1

Behne would later be his publisher. Taut, B. & Ábalos, I. «Arquitectura alpina» Círculo de Bellas Artes (2011).

2

Tafuri, M., & Dal Co, F. «Modern Architecture»  Faber & Faber (1987)

3

Harvey, D., & Smith, N. «Financial Capital, Real Estate and Culture» (Vol. 1). Univ. Autònoma de Barcelona. (2005)

4

Manfredo Tafuri referred thus to the avant garde ideal of merging together art, life and technology. Tafuri, M. «The Sphere and the Labyrinth: Avant Gardes and Architecture from Piranesi to the 1970s» (No. 72) . MIT Press (1987).

 

Alpine Architecture (I): Love and Guilt or the Double Dilemma of Political Imagination in Architecture

“There’s Alpine Architecture for you!”  That was how, in 1917, Bruno Taut introduced his friend and mentor Adolf Behne to a fascinating treatise in which he aspired to transform the world into a great work of art1. Fired by a desire to combat the widespread boredom that he saw as the underlying cause of war, Taut democratised Nature, making it something to be enjoyed by the masses and at the same time turning it into a global monument to peace. Tafuri said the exaltation of Nature as a “regressive utopia” typical of late Romanticism concealed a deep, secret feeling of guilt2; but Taut’s idealism comprised something more than just nostalgia for a lost affinity. 0} Before setting out to build star-like cathedrals, the German architect expressed his feelings for the earth with these words: “Love is imagination. Love for the earth is the image we have of her”.

The mixture of love and guilt kneaded together in Alpine Architecture can be found today in the global demand for natural experiences, a phenomenon which has mushroomed with increasing awareness of the environmental crisis. The coloured gems Taut set along the icy crests of the Monte Rosa mountain range are echoed in the lines of tourists queuing up to take selfies at the top of Mount Everest. The spectacular, unrepeatable Nature that stirred Taut’s political imagination is now boxed up as a marketable image, but the purpose is the same: to embody the “sublime” dream of a better world and use the sheer extraordinariness of Nature to channel the yearning for differentiation that’s so characteristic of mass culture.

The task assumed by the iconic “neomonumentalist” architecture of the 1990s3 was precisely that of meeting the demand for entertainment and specialisation which accompanied the spread of globalisation.  Alpine Architecture was, in a way, a precursor, although it also identified an unforeseen need. In his commitment to architecture as a privileged instrument with which to “manage the whole”4 as a total interior, Taut realised the importance of generating internal balance. The urgent need for that balance is today manifest in the high-profile consumption of “natural” experiences: 0} experiences which also have a soothing effect. For some time now, the permanent renewal of superficial reality as a means of endorsing the beneficial direction being taken by technological progress has been better served by green facades than by curtain walls. Greenery, however, is no longer enough. Viscous, intense tides of cultural techno-capitalism require continuous shots of fantasy, not only to pump life into them but also to mask their accompanying structural imbalances. Tafuri called this the “ideology of permanent innovation”.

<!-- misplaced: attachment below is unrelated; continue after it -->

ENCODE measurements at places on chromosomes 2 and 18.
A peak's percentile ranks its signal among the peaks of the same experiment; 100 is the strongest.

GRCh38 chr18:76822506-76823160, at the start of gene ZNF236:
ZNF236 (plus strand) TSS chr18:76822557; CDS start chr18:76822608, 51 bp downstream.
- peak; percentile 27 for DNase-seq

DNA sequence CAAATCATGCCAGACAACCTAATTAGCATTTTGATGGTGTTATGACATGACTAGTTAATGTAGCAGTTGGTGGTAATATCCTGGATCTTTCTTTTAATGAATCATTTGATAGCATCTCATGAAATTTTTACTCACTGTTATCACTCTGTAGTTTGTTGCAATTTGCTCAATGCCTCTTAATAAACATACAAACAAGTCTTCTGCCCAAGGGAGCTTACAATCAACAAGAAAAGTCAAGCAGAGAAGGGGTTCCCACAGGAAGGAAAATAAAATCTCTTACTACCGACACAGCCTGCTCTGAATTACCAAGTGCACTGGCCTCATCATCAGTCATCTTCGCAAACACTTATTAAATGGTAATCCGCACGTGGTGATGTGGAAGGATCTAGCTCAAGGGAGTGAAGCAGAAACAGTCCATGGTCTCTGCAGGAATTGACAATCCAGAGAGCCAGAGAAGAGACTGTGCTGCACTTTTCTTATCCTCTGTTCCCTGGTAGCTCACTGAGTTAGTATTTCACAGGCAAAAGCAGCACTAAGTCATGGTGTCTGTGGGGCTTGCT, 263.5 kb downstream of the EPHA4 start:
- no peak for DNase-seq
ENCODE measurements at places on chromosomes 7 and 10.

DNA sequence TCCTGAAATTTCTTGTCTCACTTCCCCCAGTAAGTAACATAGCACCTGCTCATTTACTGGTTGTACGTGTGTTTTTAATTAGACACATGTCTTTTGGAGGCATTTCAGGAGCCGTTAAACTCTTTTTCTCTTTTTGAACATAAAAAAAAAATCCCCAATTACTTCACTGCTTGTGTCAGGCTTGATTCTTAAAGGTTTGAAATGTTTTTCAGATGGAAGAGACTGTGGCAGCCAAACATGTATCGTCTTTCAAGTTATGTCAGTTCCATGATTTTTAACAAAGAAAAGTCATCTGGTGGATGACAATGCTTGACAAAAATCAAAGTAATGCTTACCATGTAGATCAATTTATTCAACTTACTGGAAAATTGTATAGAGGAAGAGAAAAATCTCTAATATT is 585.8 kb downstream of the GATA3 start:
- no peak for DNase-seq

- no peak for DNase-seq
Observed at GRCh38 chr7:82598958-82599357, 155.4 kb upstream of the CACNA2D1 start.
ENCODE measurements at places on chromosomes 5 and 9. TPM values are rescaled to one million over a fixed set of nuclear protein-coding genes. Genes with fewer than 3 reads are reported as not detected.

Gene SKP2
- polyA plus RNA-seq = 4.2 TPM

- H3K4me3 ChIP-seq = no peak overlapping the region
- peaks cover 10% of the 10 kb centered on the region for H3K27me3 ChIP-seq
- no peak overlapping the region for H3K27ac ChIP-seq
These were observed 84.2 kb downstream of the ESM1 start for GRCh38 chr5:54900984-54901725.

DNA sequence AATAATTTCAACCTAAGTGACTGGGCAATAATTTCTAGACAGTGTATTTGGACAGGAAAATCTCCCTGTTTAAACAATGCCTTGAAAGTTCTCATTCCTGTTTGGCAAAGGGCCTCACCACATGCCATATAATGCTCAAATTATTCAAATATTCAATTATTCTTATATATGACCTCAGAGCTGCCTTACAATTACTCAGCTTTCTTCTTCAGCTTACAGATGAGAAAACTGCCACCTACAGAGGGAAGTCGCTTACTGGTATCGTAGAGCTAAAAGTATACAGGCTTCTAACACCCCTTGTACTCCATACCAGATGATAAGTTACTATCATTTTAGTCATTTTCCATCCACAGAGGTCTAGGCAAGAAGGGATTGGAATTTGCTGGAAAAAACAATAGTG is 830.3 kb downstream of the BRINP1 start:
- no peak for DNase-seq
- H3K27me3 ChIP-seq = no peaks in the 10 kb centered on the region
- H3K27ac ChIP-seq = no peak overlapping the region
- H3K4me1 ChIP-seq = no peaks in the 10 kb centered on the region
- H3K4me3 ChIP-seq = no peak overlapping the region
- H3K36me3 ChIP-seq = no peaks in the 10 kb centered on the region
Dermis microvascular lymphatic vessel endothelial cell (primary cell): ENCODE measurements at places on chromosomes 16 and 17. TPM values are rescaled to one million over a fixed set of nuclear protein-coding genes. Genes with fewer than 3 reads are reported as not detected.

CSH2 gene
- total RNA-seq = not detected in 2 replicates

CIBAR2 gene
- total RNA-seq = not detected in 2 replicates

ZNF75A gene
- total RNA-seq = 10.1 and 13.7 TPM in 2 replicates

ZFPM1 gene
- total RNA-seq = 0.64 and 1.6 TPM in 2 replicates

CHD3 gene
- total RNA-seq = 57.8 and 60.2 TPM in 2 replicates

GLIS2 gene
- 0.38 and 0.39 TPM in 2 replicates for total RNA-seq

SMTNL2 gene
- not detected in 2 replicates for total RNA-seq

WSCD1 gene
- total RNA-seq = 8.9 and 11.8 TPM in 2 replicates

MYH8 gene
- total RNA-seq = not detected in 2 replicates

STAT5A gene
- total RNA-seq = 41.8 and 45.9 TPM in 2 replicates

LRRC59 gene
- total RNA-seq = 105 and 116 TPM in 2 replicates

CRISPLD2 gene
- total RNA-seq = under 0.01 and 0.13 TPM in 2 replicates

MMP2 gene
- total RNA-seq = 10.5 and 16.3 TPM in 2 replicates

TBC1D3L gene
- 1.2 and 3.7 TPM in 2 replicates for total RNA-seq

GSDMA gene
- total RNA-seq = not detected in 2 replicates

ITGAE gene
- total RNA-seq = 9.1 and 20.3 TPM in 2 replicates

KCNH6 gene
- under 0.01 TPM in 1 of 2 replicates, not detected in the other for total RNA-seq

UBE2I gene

A project like the Port of Kinmen Passenger Terminal could therefore be seen as an attempt to reposition architecture as an interpretation service for global capital movements threatened by the circulation of images showing an exploited, degraded Nature: if architecture can be restored in the collective imaginary as an object of desire, everything will at least look as if it’s under control. Ishigami’s “renewed monumentalism” certainly recalls Taut’s mountain architecture. But, in this case, has symbolic imagination been placed at the service of anything more than the market for ostentatious experiences? Alpine Architecture can thus be seen as a model not for building a new world but for understanding a problem. The complex relationship it highlights between balance and renewal – love and guilt – invites us to review the conditions, consequences and alternatives of an architecture deeply mired in the habitability crisis.

(To be continued)


Text translated by Andrew V. Taylor

Notas de página
1

Behne would later be his publisher. Taut, B. & Ábalos, I. «Arquitectura alpina» Círculo de Bellas Artes (2011).

2

Tafuri, M., & Dal Co, F. «Modern Architecture»  Faber & Faber (1987)

3

Harvey, D., & Smith, N. «Financial Capital, Real Estate and Culture» (Vol. 1). Univ. Autònoma de Barcelona. (2005)

4

Manfredo Tafuri referred thus to the avant garde ideal of merging together art, life and technology. Tafuri, M. «The Sphere and the Labyrinth: Avant Gardes and Architecture from Piranesi to the 1970s» (No. 72) . MIT Press (1987).

 

Autor:
Paula V. Álvarez es una arquitecta con sede en Sevilla, fundadora de la práctica editorial Vibok Works . Su trabajo reúne investigación, edición, diseño y escritura desde una perspectiva experimental y crítica. Su principal interés de investigación es cómo el encuentro del enfoque académico de los Estudios Culturales y de la Ecología de los Medios con la experimentación arquitectónica desde inicios del s. XX hasta nuestros días puede habilitar una comprensión más profunda de la renovación de las técnicas de arquitectura en el seno de la globalización electrónica y la cultura tecnográfica.

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